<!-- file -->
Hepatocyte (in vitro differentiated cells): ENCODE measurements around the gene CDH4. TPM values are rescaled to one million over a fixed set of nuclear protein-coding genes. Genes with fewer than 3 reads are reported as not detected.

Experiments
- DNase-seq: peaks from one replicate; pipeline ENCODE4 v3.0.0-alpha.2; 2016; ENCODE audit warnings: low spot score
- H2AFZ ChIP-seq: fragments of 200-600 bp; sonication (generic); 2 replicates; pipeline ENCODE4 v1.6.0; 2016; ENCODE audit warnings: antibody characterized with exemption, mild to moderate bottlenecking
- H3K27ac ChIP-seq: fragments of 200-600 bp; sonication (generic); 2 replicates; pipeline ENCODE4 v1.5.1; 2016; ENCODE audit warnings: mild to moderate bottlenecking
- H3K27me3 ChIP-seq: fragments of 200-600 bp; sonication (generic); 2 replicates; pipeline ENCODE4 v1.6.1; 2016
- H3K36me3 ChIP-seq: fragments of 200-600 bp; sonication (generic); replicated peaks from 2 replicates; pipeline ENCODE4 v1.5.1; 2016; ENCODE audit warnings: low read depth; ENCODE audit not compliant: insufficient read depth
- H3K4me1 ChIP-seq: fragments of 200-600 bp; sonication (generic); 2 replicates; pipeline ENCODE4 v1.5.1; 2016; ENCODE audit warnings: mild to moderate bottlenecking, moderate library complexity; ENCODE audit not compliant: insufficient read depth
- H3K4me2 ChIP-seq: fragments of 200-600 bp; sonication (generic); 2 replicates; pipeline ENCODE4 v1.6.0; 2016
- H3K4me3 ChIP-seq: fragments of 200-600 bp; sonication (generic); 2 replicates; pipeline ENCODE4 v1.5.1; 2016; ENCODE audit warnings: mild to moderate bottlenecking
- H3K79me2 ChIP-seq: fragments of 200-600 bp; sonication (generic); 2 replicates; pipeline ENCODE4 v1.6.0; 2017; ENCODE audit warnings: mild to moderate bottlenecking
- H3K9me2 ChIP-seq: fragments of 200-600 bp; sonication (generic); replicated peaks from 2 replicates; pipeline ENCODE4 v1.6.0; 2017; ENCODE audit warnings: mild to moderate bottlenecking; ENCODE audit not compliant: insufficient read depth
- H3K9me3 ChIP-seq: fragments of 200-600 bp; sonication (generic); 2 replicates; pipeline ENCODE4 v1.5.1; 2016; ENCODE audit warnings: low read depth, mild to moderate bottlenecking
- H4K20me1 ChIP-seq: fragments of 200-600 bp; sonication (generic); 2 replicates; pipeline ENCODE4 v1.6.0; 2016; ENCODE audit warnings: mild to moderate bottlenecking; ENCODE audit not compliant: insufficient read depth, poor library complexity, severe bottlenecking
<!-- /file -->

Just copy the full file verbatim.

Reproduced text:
Hepatocyte (in vitro differentiated cells): ENCODE measurements around the gene CDH4. TPM values are rescaled to one million over a fixed set of nuclear protein-coding genes. Genes with fewer than 3 reads are reported as not detected.

Experiments
- DNase-seq: peaks from one replicate; pipeline ENCODE4 v3.0.0-alpha.2; 2016; ENCODE audit warnings: low spot score
- H2AFZ ChIP-seq: fragments of 200-600 bp; sonication (generic); 2 replicates; pipeline ENCODE4 v1.6.0; 2016; ENCODE audit warnings: antibody characterized with exemption, mild to moderate bottlenecking
- H3K27ac ChIP-seq: fragments of 200-600 bp; sonication (generic); 2 replicates; pipeline ENCODE4 v1.5.1; 2016; ENCODE audit warnings: mild to moderate bottlenecking
- H3K27me3 ChIP-seq: fragments of 200-600 bp; sonication (generic); 2 replicates; pipeline ENCODE4 v1.6.1; 2016
- H3K36me3 ChIP-seq: fragments of 200-600 bp; sonication (generic); replicated peaks from 2 replicates; pipeline ENCODE4 v1.5.1; 2016; ENCODE audit warnings: low read depth; ENCODE audit not compliant: insufficient read depth
- H3K4me1 ChIP-seq: fragments of 200-600 bp; sonication (generic); 2 replicates; pipeline ENCODE4 v1.5.1; 2016; ENCODE audit warnings: mild to moderate bottlenecking, moderate library complexity; ENCODE audit not compliant: insufficient read depth
- H3K4me2 ChIP-seq: fragments of 200-600 bp; sonication (generic); 2 replicates; pipeline ENCODE4 v1.6.0; 2016
- H3K4me3 ChIP-seq: fragments of 200-600 bp; sonication (generic); 2 replicates; pipeline ENCODE4 v1.5.1; 2016; ENCODE audit warnings: mild to moderate bottlenecking
- H3K79me2 ChIP-seq: fragments of 200-600 bp; sonication (generic); 2 replicates; pipeline ENCODE4 v1.6.0; 2017; ENCODE audit warnings: mild to moderate bottlenecking
- H3K9me2 ChIP-seq: fragments of 200-600 bp; sonication (generic); replicated peaks from 2 replicates; pipeline ENCODE4 v1.6.0; 2017; ENCODE audit warnings: mild to moderate bottlenecking; ENCODE audit not compliant: insufficient read depth
- H3K9me3 ChIP-seq: fragments of 200-600 bp; sonication (generic); 2 replicates; pipeline ENCODE4 v1.5.1; 2016; ENCODE audit warnings: low read depth, mild to moderate bottlenecking
- H4K20me1 ChIP-seq: fragments of 200-600 bp; sonication (generic); 2 replicates; pipeline ENCODE4 v1.6.0; 2016; ENCODE audit warnings: mild to moderate bottlenecking; ENCODE audit not compliant: insufficient read depth, poor library complexity, severe bottlenecking